16. SeanShortfuse Blue Belt

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    To answer all the questions on the belt system, I should have called it a "sash" or "monkong" because it's more of a tradition thing than anything else. I don't have to wear it, it's just a promotion in what you learn.

    Bucks County Kickboxing & Mixed Martial Arts - Home - The gym where I learn, I recommend looking at the instructor if you have any doubts of my gyms legitimacy. We have a lot of guys from the Sityodthong team that help out and are close friends with my instructor, and I've even seen them with the sash around their waist. It's more of a level that you fight at, and also has to do with the color of the thai trunks. Even in Thailand there are ranks, but they don't use belts.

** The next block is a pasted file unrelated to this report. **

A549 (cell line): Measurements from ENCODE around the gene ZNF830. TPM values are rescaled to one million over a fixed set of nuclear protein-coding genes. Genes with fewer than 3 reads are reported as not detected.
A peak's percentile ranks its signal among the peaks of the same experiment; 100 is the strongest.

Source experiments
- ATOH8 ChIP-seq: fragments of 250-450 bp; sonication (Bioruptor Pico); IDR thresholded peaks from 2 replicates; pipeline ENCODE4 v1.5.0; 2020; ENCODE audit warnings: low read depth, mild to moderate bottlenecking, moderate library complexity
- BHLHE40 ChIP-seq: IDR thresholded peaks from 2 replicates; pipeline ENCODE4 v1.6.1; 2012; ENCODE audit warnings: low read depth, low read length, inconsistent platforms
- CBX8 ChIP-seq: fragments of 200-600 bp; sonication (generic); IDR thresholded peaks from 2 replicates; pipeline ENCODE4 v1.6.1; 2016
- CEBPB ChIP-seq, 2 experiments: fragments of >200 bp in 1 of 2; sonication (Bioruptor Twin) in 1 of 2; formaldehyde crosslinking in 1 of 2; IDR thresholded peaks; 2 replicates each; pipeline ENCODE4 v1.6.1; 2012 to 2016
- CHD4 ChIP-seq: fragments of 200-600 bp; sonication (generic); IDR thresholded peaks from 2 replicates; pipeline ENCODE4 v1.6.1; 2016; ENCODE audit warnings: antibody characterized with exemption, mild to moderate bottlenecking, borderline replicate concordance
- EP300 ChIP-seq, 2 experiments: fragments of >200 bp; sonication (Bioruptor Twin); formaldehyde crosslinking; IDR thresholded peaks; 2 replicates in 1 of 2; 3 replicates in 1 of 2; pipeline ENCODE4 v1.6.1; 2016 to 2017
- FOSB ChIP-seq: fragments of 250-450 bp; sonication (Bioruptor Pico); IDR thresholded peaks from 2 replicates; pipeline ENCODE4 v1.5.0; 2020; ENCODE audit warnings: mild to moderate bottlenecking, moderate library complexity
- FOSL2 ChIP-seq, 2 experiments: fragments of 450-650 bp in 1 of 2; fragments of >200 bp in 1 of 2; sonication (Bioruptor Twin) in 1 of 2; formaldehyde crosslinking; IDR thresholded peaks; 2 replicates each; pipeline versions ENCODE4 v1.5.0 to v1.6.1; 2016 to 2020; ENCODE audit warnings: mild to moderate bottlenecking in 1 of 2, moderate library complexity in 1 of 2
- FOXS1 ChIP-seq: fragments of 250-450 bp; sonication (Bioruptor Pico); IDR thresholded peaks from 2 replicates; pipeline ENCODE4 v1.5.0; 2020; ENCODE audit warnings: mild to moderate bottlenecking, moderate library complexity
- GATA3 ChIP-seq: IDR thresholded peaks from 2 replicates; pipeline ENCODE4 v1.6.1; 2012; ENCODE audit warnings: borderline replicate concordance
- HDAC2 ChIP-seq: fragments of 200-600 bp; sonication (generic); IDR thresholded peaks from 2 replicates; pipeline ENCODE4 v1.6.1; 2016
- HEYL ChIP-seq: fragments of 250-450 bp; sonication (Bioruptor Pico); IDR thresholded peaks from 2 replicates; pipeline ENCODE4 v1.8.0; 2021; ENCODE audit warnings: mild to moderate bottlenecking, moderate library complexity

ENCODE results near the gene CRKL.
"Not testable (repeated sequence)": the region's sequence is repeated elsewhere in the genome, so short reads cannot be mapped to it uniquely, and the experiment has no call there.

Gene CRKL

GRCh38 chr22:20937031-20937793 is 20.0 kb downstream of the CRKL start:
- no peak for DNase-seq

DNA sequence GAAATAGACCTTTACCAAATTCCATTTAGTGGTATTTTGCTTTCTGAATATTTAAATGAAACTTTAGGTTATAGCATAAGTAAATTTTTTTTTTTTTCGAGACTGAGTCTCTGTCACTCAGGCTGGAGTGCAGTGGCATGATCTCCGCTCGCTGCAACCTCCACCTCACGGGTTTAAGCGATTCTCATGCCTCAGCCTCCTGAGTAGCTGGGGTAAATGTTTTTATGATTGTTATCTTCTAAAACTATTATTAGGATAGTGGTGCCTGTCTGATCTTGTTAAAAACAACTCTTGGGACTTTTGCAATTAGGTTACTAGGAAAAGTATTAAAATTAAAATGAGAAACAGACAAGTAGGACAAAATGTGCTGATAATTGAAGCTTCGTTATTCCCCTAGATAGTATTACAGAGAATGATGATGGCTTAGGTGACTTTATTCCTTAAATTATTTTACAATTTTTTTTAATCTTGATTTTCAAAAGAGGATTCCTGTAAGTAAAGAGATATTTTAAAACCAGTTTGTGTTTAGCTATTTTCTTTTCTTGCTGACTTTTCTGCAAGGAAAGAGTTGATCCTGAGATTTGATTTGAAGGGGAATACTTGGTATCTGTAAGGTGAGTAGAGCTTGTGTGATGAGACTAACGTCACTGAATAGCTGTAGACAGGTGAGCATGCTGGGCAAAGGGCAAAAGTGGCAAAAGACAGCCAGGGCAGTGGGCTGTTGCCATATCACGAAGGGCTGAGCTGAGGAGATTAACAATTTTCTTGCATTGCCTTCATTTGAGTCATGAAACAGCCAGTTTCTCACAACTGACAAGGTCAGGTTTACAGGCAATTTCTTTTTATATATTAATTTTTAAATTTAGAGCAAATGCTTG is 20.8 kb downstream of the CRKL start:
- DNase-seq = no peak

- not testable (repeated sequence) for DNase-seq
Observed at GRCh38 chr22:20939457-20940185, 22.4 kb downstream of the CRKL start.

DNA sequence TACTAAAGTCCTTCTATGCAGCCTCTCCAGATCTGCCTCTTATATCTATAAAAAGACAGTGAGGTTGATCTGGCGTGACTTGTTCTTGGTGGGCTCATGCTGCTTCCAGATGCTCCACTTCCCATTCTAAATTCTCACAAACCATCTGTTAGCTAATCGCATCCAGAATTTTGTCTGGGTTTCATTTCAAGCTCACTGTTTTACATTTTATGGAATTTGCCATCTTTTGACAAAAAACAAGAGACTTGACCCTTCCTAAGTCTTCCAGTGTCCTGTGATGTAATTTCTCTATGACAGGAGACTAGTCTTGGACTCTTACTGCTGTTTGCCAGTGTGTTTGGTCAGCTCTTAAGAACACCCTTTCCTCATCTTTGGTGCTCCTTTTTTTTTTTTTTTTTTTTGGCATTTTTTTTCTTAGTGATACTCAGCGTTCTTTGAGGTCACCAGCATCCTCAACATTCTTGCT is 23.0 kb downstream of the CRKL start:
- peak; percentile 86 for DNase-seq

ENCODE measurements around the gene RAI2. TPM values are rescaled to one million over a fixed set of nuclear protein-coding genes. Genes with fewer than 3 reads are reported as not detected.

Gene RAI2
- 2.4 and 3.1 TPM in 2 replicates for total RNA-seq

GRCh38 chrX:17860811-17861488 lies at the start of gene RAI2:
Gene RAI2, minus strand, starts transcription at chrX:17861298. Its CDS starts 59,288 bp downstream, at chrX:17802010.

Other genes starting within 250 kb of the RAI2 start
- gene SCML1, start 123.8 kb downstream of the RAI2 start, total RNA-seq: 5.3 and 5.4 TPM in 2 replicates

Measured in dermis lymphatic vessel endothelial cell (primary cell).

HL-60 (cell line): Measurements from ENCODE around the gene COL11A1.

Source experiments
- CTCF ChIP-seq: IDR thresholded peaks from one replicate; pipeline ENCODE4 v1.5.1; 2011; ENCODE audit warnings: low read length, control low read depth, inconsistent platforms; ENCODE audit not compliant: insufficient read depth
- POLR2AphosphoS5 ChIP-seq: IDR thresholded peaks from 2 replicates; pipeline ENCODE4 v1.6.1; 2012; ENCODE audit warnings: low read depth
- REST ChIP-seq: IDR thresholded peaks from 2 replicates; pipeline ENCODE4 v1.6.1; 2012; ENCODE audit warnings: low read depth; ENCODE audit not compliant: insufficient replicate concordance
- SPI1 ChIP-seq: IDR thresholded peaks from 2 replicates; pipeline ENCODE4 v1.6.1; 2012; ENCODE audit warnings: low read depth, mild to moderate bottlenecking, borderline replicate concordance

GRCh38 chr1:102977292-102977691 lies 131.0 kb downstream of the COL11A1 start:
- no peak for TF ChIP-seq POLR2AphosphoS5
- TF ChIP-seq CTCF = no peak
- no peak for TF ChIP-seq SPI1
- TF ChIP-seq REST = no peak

Thanks for the help nonetheless, I shouldn't have said "yellow belt" but I also thought other people have trained in muay thai that would know what I was talking about, and wouldn't dwell on the fact that I said belt. I'll just try to get my kicks up higher and higher as I practice, and do some stretches before.

    Thanks.
     
  17. stav Black Belt

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    Thats right Chute box does have a belt system and alot of legit gyms that produce both amature and pro fighters have belt systems for begginers and intermediate classes but still offer fighter classes. There is nothing wrong with this.